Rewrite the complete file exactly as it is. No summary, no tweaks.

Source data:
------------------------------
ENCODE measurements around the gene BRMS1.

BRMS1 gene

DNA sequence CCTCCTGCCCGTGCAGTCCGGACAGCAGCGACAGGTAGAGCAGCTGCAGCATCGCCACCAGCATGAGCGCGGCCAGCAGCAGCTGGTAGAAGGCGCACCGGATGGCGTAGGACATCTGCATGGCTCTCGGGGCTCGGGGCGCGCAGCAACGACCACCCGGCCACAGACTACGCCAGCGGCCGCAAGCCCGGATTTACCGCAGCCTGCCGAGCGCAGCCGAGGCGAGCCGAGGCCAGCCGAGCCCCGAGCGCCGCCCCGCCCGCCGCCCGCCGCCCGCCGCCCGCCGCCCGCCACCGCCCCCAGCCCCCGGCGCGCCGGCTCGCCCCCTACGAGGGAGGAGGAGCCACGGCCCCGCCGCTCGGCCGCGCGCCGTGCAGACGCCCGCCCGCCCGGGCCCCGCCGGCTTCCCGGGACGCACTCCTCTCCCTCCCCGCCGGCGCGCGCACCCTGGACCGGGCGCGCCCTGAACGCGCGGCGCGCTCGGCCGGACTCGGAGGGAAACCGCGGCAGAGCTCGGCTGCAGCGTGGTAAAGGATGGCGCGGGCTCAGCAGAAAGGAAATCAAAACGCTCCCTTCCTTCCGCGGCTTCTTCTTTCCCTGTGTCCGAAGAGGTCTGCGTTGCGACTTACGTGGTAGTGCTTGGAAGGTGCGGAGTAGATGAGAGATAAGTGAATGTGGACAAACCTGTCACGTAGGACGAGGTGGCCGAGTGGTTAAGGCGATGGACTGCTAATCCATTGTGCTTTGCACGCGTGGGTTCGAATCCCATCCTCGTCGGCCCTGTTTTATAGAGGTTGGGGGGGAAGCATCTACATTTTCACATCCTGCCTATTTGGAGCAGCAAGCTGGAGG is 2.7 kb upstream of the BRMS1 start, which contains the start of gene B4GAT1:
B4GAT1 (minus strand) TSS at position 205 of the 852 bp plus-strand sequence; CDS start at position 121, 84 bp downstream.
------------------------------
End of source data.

ENCODE measurements around the gene BRMS1.

BRMS1 gene

DNA sequence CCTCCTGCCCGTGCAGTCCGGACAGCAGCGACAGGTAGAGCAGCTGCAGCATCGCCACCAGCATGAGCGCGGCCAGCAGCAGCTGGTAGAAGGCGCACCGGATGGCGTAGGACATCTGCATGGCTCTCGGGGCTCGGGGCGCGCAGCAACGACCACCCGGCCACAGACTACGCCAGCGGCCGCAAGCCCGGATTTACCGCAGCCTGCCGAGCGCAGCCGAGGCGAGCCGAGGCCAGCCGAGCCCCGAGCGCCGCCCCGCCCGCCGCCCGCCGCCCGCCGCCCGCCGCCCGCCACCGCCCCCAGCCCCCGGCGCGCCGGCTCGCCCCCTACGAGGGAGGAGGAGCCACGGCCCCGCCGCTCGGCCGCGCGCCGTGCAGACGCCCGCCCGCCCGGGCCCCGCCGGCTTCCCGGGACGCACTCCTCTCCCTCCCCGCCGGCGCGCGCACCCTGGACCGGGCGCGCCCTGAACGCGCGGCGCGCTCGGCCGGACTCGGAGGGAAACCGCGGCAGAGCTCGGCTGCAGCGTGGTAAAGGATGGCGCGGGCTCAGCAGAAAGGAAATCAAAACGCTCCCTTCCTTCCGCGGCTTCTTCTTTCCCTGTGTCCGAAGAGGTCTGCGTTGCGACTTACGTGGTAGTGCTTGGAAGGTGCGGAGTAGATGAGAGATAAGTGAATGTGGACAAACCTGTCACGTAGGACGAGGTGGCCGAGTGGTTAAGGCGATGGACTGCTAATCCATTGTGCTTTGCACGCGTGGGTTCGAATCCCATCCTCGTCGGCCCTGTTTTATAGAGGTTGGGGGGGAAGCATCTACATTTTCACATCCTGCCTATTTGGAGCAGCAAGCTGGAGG is 2.7 kb upstream of the BRMS1 start, which contains the start of gene B4GAT1:
B4GAT1 (minus strand) TSS at position 205 of the 852 bp plus-strand sequence; CDS start at position 121, 84 bp downstream.